## ::Euclidean space

### ::concepts

Space::geometry ''n''::group Which::spaces Plane::vector Mathbf::point Metric::angle

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In geometry, **Euclidean space** encompasses the two-dimensional Euclidean plane, the three-dimensional space of Euclidean geometry, and certain other spaces. It is named after the Ancient Greek mathematician Euclid of Alexandria.<ref>{{#invoke:citation/CS1|citation
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Classical Greek geometry defined the Euclidean plane and Euclidean three-dimensional space using certain postulates, while the other properties of these spaces were deduced as theorems. Geometric constructions are also used to define rational numbers. When algebra and mathematical analysis became developed enough, this relation reversed and now it is more common to define Euclidean space using Cartesian coordinates and the ideas of analytic geometry. It means that points of the space are specified with collections of real numbers, and geometric shapes are defined as equations and inequalities. This approach brings the tools of algebra and calculus to bear on questions of geometry and has the advantage that it generalizes easily to Euclidean spaces of more than three dimensions.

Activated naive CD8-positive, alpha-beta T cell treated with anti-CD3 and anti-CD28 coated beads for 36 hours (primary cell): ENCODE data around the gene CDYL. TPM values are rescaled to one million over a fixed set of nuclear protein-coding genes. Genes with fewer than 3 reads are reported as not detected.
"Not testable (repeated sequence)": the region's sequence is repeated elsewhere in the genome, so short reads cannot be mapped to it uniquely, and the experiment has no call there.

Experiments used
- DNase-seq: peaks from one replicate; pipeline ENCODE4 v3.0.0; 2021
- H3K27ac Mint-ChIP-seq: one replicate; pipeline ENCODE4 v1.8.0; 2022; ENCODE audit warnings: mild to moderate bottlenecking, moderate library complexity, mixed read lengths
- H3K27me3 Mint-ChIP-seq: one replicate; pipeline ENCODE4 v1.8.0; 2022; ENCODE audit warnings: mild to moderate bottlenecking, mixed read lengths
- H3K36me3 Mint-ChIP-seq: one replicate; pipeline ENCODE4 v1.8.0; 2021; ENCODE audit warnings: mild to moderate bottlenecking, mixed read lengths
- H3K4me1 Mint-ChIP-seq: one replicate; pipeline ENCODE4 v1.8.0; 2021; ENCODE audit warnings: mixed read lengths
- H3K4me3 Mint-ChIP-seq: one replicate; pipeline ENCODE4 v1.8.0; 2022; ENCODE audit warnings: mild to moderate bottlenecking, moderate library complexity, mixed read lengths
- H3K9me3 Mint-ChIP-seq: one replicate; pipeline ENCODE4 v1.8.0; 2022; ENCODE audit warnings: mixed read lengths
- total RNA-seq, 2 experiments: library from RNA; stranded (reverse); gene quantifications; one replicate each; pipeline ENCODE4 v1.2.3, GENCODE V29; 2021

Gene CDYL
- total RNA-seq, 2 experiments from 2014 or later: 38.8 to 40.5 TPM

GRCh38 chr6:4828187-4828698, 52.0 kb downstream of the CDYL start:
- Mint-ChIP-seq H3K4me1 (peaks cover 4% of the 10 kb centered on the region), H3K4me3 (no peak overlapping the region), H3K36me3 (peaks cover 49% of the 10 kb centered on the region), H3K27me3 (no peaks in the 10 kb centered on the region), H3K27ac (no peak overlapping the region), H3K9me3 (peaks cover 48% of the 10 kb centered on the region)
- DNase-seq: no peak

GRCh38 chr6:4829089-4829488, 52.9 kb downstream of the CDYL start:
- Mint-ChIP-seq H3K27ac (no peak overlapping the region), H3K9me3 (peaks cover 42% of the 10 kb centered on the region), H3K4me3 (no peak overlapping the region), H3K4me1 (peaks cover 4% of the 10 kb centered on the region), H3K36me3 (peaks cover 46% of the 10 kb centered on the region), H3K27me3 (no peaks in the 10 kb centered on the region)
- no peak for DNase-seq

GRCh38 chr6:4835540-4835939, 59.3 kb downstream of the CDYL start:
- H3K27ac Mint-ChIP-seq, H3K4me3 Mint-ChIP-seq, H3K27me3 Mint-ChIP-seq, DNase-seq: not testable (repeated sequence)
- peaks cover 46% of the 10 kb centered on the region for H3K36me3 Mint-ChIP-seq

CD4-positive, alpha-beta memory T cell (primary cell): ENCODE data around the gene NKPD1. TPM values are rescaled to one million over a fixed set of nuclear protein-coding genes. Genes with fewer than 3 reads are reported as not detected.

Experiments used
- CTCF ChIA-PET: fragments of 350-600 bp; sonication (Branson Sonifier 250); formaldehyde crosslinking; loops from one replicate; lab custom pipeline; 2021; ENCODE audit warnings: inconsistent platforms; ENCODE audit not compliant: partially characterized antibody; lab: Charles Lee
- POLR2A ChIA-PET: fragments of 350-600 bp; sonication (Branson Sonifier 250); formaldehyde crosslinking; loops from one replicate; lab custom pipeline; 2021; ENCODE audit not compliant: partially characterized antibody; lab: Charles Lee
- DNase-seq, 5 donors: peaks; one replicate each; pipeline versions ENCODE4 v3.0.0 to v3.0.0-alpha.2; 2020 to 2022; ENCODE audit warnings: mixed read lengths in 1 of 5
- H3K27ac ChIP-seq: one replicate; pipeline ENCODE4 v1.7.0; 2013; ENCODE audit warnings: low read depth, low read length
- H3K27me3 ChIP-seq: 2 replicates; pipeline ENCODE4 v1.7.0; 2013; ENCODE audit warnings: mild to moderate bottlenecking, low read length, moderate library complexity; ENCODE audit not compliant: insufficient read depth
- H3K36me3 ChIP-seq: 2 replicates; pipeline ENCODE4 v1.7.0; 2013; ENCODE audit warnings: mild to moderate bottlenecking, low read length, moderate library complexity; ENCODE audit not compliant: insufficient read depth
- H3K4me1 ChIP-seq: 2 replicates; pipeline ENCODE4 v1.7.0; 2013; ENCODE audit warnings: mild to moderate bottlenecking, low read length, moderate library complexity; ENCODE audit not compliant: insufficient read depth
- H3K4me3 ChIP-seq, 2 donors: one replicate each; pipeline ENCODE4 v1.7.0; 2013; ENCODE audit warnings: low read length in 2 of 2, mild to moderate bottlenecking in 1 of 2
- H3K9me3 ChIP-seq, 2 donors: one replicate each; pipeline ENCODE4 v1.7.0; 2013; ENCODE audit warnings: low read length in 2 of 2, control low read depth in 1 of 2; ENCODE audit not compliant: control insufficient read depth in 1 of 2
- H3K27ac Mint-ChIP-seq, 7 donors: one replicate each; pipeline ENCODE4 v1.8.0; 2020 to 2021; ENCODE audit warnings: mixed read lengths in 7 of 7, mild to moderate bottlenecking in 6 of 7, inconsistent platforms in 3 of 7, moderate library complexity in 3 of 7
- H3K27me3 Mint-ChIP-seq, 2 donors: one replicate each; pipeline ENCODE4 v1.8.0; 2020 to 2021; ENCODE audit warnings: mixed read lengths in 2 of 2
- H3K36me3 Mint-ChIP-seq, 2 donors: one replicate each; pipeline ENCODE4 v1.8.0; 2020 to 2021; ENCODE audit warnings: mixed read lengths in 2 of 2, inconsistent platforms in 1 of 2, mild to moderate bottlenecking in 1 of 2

From the modern viewpoint, there is essentially only one Euclidean space of each dimension. With Cartesian coordinates it is modelled by the real coordinate space (**R**^{n}) of the same dimension. In one dimension, this is the real line; in two dimensions, it is the Cartesian plane; and in higher dimensions it is a coordinate space with three or more real number coordinates. Mathematicians denote the n-dimensional Euclidean space by **E**^{n} if they wish to emphasize its Euclidean nature, but **R**^{n} is used as well since the latter is assumed to have the standard Euclidean structure, and these two structures are not always distinguished. Euclidean spaces have finite dimension.<ref name="mathen">{{#invoke:citation/CS1|citation
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**Euclidean space sections**

Intro Intuitive overview Euclidean structure Non-Cartesian coordinates Geometric shapes Topology Applications Alternatives and generalizations See also Footnotes References External links

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